The Academy Introduces Major Changes to Increase Oscar Diversity

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In response to the overwhelming whiteness of this year’s Oscars (and Hollywood’s diversity problem in general), and as promised by president Cheryl Boone Isaacs, the Academy of Motion Picture Arts and Sciences has introduced a major overhaul to their membership process.


In a statement on their website, the Academy outlined the changes they plan to make to ensure that the voting population of the organization does not remain, as it is now, comprised of mostly old white men.

Variety reports that the so-called “emergency board meeting” took place on Thursday night with Cheryl Boone Isaacs and Academy CEO Dawn Hudson deciding not to wait until the next scheduled board meeting on January 26 to make these changes.

The steps they plan on taking are designed to increase the diversity of Academy members, as well as ensure that those who are inactive in the film industry are not allowed to remain voting members like they’re Supreme Court justices.

Beginning later this year, each new member’s voting status will last 10 years, and will be renewed if that new member has been active in motion pictures during that decade. In addition, members will receive lifetime voting rights after three ten-year terms; or if they have won or been nominated for an Academy Award. We will apply these same standards retroactively to current members. In other words, if a current member has not been active in the last 10 years they can still qualify by meeting the other criteria. Those who do not qualify for active status will be moved to emeritus status. Emeritus members do not pay dues but enjoy all the privileges of membership, except voting. This will not affect voting for this year’s Oscars.

In addition to a “global campaign” to recruit new members, they also plan on immediately adding three new seats to the Board of Governors.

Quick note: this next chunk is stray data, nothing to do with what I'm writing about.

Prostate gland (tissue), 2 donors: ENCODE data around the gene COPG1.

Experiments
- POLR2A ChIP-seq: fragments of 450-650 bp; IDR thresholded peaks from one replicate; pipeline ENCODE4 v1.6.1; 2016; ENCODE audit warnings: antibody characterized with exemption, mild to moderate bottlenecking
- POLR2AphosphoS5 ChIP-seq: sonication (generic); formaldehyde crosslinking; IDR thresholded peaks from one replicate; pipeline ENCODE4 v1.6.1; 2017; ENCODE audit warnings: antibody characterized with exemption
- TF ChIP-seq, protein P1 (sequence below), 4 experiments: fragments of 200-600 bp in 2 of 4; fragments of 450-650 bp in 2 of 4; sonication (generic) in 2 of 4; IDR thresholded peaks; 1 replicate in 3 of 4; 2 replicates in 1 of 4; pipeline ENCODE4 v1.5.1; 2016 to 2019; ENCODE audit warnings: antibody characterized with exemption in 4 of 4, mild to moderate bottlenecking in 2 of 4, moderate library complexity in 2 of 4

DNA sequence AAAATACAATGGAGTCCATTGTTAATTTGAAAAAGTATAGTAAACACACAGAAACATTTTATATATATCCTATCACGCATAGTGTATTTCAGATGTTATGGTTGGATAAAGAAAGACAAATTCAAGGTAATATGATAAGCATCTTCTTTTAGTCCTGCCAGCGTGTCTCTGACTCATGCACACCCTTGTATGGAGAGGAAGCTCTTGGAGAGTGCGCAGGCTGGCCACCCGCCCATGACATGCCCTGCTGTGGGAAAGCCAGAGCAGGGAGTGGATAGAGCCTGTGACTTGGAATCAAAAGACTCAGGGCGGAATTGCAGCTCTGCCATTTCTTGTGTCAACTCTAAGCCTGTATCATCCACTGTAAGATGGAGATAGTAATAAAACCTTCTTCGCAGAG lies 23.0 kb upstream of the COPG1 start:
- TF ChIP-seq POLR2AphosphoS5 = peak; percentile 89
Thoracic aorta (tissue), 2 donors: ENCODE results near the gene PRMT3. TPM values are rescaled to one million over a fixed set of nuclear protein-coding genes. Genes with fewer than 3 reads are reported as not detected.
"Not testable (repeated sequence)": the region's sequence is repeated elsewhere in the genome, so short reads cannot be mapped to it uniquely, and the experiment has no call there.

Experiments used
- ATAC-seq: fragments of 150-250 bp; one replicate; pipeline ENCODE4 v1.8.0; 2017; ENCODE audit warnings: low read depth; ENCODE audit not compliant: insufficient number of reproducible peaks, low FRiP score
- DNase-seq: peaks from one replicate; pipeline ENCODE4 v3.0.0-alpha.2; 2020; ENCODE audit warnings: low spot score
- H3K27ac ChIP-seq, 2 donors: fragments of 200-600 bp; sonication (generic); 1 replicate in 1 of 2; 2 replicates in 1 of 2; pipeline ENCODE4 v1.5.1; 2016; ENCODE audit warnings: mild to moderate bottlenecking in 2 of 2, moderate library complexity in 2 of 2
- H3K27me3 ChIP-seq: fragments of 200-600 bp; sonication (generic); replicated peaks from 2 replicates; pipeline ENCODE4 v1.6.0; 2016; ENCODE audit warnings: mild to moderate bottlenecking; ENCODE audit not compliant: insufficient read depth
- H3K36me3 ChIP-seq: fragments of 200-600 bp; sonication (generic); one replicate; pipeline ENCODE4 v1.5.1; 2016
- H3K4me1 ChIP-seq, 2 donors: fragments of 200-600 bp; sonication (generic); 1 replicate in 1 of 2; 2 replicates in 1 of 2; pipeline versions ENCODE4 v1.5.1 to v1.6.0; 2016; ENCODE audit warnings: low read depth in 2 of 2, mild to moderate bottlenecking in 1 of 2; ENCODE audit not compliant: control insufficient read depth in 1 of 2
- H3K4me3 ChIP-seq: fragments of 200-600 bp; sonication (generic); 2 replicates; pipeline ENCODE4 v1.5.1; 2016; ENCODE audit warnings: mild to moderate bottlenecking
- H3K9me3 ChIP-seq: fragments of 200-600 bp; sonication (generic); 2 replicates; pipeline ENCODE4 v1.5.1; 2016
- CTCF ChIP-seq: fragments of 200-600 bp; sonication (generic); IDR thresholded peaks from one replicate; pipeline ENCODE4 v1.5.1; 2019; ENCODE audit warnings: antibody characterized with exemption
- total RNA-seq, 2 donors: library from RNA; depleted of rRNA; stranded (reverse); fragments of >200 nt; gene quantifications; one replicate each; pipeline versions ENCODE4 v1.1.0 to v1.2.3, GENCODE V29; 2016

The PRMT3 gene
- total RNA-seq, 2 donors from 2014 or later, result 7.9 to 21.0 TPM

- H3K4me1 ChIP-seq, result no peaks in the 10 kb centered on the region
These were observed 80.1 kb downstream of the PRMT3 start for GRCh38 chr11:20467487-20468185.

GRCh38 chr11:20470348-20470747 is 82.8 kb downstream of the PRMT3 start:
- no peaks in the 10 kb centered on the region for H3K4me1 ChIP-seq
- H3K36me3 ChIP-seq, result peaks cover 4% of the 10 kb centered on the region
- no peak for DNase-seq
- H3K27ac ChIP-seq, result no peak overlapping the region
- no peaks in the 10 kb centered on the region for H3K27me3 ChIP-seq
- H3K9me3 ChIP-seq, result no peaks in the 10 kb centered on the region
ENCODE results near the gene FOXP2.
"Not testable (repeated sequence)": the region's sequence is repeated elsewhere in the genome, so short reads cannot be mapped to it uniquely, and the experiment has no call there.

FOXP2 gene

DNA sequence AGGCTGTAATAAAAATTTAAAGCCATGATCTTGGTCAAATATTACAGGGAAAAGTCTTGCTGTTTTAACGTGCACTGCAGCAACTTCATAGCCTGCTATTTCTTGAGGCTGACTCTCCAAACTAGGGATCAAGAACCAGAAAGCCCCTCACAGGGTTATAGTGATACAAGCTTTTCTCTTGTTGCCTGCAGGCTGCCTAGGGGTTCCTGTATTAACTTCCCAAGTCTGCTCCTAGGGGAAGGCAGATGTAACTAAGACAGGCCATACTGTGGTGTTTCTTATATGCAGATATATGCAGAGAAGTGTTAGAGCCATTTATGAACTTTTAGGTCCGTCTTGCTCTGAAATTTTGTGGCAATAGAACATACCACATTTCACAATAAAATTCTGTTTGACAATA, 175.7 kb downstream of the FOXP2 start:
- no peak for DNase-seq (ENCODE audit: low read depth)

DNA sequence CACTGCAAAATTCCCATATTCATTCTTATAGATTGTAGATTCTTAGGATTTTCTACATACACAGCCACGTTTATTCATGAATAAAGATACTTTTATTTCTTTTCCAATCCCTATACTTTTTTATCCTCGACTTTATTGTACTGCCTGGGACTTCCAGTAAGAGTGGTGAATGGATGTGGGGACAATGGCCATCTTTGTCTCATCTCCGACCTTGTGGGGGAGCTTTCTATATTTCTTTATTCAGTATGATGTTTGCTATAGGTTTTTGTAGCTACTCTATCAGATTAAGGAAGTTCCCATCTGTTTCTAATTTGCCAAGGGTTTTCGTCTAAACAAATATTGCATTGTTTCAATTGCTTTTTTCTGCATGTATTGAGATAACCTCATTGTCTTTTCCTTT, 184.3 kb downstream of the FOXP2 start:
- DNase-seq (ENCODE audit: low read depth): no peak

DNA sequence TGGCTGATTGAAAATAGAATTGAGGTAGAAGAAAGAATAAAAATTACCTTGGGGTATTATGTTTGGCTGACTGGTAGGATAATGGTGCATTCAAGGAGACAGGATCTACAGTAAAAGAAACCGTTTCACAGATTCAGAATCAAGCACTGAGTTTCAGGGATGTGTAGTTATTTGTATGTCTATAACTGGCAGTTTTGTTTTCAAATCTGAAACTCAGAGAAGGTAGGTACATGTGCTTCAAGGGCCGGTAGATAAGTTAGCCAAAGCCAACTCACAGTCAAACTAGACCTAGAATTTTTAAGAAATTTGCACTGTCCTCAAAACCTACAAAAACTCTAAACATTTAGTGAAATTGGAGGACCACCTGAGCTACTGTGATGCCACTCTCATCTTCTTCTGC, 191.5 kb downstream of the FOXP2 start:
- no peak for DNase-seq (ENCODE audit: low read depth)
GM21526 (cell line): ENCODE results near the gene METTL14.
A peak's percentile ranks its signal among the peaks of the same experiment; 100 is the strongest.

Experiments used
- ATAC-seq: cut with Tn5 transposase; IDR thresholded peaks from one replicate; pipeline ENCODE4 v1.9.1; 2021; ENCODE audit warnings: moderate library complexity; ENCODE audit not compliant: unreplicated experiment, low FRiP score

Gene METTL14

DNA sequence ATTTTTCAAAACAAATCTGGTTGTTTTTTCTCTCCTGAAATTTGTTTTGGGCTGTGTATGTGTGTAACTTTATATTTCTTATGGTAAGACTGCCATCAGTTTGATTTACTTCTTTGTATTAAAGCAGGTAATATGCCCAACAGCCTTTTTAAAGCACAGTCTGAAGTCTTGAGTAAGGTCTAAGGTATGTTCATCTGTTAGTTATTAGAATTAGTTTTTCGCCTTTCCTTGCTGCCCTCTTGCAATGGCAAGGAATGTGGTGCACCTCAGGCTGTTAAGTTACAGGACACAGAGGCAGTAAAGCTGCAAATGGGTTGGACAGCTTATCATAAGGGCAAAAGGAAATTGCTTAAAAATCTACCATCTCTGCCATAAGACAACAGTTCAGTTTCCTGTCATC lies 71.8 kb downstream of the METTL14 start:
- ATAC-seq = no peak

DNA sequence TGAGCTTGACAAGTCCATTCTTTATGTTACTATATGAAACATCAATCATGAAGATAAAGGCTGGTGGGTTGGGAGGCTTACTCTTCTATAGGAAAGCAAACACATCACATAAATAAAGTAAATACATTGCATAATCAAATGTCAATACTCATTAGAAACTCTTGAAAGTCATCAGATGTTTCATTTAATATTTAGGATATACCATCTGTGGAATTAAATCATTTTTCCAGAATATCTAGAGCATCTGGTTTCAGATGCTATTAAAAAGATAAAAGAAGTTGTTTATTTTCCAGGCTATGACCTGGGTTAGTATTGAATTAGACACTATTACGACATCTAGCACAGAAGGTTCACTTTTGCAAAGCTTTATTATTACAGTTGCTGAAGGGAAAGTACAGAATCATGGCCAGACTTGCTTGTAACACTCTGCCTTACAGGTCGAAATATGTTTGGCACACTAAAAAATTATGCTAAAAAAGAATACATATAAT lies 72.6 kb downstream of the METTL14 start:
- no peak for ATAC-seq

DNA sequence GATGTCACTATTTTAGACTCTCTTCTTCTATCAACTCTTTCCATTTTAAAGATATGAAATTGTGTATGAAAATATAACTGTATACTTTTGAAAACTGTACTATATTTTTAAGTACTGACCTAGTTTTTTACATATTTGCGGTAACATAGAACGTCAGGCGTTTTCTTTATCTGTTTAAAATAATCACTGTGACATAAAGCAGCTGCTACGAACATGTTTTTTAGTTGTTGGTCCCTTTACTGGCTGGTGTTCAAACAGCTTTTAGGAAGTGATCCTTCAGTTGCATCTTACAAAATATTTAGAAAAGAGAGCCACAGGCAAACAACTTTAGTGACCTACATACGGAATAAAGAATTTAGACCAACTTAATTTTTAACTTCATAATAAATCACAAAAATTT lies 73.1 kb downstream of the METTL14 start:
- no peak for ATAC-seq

Currently the board has 51 members, and every single one—with the exception of Isaacs and cinematographer Daryn Okada—is white, while only 17 (including Isaacs) are women. They also plan to add new members to its committees and executive boards immediately.


While we’ll have to wait to see what tangible changes these decisions produce, it is hard to deny that it was the noise made by people like Lupita Nyong’o, Spike Lee, Will Smith and Viola Davis that helped get the ball moving. Additionally, the Twitter hashtag created by April Reign #OscarsSoWhite has been a major player in the call for more representation.

This year’s white nominees and notable snub of films like Creed and Straight Outta Compton sparked conversations about the waning importance of the Academy Awards and whether they’ve become outdated as they fail to afford equal opportunities and reflect the demographics of America.


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I found the reviews for Straight Outta Compton too unimpressive to convince me to buy tickets to a film I otherwise had no interest in (its top critics reviews were at 78%, which is below what will make me consider attending a film).

To my mind, it was Tangerine and Beasts of No Nation that were snubbed. Creed has terrific reviews, but I was more interested in the novel, complex performances and stories of the first two films. They were each innovative in their own ways. Tangerine starred unknown trans actresses and was shot on an iPhone. Beasts of No Nation should have been Oscar-bait: its material is important and affecting, it was actually shot in West Africa (which has frequently not been the case for films meant to portray the region). Unfortunately, I think that one of the things about it that was so innovative - being released on Netflix - may have hurt its cause. I was glad to see the Netflix documentary on the Ukraine recognized in nominations.